|Joeri van Leeuwen
| Two movies accompany the press release for the presentation at AAS225, Seattle, Jan 4-8 of our results on pulsar J1906+0746.
Within a few days these have done amazingly well, together drawing more than 100,000 views from all over the world.
The animation above shows the effect of "geodetic precession" in the observer pulsar. Two neutron stars orbit one another. The star visible as a pulsar shows rotating beams. The companion is frozen at the frame center. In a flat space-time, where the companion is massless but the pulsar does orbit it for illustrative purpose, the pulsar rotation axis (represented by the arrow) is unchanged after one orbit. Once the companion mass increases to the measured 1.32 solar mass (about half a million Earth masses, but in a sphere only 10 kilometer across), space-time curves. Within one orbit, the pulsar axis now slants (the effect is exaggerated 1 million times here). Because of that change, the pulsar is now all but invisible from Earth!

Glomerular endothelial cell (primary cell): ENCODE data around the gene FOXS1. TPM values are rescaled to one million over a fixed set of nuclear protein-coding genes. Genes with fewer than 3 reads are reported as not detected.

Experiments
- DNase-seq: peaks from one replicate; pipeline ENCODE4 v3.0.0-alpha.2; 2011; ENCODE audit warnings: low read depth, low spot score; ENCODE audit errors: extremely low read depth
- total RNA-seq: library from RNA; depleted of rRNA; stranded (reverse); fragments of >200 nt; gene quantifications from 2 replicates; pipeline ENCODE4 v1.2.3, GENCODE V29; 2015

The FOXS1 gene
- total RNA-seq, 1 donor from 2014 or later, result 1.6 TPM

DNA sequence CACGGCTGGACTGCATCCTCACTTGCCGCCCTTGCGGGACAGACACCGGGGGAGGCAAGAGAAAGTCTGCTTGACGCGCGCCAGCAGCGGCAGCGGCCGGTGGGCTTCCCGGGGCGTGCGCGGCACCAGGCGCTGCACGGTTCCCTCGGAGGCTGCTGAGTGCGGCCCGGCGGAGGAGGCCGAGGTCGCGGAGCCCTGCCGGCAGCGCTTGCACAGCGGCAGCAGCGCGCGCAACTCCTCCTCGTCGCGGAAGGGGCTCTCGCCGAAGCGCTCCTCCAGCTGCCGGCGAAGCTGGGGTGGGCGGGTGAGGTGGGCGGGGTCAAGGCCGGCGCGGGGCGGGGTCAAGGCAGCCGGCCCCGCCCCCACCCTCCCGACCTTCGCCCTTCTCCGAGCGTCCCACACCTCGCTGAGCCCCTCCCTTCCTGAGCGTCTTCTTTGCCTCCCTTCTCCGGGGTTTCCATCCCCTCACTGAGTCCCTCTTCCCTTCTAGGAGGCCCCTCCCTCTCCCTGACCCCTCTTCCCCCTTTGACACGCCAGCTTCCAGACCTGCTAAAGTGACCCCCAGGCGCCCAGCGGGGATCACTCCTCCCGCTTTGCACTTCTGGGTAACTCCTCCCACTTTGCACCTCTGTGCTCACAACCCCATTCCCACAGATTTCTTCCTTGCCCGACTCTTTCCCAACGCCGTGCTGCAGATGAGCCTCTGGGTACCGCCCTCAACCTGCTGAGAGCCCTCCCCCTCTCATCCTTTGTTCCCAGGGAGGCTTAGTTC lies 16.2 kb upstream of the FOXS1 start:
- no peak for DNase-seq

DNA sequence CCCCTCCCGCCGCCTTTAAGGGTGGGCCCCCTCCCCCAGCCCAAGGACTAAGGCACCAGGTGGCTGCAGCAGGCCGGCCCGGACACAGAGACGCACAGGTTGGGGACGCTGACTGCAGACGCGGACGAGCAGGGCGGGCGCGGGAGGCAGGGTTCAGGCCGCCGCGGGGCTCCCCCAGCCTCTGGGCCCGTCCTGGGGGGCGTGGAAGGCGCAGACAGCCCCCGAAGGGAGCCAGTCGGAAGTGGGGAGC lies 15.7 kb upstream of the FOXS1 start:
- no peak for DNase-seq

This animation shows the binary edge-on; the other animation depicts the system as seen from Earth.